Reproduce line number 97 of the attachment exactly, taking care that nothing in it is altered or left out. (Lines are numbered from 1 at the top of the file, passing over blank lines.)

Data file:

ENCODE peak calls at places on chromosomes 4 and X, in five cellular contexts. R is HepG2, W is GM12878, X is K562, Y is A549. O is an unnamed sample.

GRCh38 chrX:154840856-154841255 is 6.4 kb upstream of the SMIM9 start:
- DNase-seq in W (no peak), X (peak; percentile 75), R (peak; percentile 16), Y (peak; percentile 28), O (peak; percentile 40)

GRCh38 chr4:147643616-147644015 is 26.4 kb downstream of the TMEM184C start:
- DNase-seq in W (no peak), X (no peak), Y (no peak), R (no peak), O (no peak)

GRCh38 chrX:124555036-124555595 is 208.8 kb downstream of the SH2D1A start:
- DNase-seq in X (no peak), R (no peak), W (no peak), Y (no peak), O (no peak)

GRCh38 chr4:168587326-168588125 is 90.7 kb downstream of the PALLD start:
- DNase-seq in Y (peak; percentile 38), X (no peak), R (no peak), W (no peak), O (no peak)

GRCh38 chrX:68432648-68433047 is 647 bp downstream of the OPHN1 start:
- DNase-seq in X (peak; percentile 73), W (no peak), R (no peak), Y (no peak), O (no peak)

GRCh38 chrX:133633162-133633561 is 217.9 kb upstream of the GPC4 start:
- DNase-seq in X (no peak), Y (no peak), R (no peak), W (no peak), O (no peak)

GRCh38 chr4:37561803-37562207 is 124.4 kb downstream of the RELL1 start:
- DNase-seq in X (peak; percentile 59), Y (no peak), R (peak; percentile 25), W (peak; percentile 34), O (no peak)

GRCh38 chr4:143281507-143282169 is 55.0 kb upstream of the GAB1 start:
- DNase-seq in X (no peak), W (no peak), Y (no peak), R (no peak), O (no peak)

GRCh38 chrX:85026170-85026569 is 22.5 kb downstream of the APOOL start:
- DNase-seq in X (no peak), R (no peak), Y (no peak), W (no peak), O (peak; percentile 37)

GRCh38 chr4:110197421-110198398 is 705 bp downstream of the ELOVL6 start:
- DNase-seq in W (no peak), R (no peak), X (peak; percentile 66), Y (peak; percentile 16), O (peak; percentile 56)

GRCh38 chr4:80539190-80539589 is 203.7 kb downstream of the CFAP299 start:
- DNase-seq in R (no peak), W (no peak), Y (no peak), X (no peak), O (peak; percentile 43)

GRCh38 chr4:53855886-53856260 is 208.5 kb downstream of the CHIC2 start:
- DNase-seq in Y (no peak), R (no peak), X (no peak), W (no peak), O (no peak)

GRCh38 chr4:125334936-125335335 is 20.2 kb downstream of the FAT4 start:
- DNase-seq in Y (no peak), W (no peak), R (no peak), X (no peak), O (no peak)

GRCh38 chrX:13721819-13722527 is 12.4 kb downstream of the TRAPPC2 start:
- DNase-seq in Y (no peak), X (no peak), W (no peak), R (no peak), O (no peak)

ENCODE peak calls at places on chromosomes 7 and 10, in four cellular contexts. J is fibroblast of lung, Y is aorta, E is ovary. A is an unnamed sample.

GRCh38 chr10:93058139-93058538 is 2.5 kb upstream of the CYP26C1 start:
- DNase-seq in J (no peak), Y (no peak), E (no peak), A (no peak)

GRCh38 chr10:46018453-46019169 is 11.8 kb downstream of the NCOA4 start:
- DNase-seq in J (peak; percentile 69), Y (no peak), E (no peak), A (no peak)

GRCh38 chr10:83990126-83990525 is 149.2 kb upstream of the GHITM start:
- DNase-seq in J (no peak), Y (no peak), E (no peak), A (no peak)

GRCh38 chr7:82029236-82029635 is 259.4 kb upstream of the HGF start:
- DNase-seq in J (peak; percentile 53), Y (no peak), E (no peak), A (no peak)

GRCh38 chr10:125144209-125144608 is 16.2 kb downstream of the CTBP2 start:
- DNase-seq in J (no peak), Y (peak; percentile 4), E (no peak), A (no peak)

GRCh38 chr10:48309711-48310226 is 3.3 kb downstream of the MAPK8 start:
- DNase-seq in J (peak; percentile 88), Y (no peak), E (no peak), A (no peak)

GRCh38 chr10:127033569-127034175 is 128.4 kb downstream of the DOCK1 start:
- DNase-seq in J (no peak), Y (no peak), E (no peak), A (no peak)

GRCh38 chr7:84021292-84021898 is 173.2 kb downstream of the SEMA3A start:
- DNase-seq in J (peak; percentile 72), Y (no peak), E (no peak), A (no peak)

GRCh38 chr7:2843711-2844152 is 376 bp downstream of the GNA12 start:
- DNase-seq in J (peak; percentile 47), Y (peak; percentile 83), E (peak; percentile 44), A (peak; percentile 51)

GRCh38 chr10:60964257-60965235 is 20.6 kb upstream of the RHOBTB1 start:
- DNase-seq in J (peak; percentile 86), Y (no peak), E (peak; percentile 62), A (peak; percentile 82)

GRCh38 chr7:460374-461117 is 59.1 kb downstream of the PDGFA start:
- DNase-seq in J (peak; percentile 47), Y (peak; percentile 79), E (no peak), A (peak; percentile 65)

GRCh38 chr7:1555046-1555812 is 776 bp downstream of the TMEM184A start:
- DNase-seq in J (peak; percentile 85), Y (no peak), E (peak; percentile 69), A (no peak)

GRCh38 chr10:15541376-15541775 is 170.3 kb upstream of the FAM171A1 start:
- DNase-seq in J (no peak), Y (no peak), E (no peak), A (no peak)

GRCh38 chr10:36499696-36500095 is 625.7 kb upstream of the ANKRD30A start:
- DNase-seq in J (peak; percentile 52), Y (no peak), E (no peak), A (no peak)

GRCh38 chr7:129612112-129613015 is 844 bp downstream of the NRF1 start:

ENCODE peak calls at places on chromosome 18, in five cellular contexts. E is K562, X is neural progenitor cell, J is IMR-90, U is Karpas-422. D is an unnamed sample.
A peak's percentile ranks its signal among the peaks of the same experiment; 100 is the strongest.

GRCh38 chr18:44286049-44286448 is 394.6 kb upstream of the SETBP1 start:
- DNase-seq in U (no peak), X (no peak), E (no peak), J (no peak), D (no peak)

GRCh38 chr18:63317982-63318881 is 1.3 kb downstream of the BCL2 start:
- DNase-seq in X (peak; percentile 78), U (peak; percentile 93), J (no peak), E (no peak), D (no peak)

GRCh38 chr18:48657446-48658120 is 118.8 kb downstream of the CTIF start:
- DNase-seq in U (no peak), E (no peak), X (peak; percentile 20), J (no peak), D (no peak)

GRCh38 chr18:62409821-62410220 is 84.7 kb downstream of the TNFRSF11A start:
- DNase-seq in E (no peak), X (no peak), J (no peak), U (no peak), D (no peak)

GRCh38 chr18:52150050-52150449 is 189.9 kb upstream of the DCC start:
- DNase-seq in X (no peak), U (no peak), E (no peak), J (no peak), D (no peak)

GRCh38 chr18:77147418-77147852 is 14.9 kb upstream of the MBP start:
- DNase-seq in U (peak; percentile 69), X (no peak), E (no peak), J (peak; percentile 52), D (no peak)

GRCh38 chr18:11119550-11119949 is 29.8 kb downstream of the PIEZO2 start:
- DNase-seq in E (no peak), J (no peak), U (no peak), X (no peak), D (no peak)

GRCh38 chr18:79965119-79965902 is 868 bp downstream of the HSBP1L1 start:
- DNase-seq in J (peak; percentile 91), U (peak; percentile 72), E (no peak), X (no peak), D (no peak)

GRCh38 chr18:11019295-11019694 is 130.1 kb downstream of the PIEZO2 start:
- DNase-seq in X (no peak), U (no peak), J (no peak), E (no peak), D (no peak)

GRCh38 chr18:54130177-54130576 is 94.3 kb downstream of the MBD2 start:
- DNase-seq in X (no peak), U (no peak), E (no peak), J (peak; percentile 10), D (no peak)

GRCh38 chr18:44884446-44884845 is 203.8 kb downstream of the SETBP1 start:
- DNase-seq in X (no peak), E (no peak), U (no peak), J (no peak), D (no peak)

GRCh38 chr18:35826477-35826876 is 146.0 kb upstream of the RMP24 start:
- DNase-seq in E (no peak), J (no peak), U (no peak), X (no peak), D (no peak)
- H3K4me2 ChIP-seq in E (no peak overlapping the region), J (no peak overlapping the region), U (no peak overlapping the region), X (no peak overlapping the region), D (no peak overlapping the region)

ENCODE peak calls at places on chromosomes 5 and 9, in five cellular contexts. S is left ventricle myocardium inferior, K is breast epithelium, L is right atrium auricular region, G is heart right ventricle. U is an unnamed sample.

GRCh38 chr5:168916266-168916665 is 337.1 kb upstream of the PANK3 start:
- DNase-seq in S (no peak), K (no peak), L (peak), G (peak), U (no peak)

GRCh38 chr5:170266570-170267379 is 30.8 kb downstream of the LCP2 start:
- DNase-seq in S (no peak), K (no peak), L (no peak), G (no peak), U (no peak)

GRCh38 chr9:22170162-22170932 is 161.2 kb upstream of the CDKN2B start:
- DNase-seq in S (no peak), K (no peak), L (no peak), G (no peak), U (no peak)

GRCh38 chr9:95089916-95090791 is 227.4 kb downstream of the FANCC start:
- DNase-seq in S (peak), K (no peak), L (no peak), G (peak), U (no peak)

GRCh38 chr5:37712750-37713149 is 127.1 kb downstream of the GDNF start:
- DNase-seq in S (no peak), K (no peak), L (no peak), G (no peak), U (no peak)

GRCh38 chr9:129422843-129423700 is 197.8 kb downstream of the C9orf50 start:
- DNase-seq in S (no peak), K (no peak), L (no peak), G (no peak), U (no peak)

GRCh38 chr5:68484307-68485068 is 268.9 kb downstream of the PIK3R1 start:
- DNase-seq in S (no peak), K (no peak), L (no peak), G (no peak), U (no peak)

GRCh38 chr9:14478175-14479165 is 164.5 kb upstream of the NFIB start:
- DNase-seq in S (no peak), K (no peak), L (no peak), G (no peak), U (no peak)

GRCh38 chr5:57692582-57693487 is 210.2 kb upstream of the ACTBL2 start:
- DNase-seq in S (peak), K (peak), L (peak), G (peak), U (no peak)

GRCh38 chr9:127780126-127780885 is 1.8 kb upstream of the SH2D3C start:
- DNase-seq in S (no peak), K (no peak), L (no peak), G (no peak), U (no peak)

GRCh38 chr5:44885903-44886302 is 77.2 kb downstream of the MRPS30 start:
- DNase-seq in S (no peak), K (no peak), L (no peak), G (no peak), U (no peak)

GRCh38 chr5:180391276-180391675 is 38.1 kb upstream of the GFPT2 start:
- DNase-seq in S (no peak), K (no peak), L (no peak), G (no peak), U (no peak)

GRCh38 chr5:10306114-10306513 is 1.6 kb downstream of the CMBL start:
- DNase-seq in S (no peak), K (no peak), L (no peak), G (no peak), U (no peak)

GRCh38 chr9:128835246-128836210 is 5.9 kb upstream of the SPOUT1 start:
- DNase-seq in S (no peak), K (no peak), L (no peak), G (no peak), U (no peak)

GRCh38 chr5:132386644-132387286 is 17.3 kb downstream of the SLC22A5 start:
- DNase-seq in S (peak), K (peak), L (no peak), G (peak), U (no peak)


- DNase-seq in S (no peak), K (no peak), L (no peak), G (no peak), U (no peak)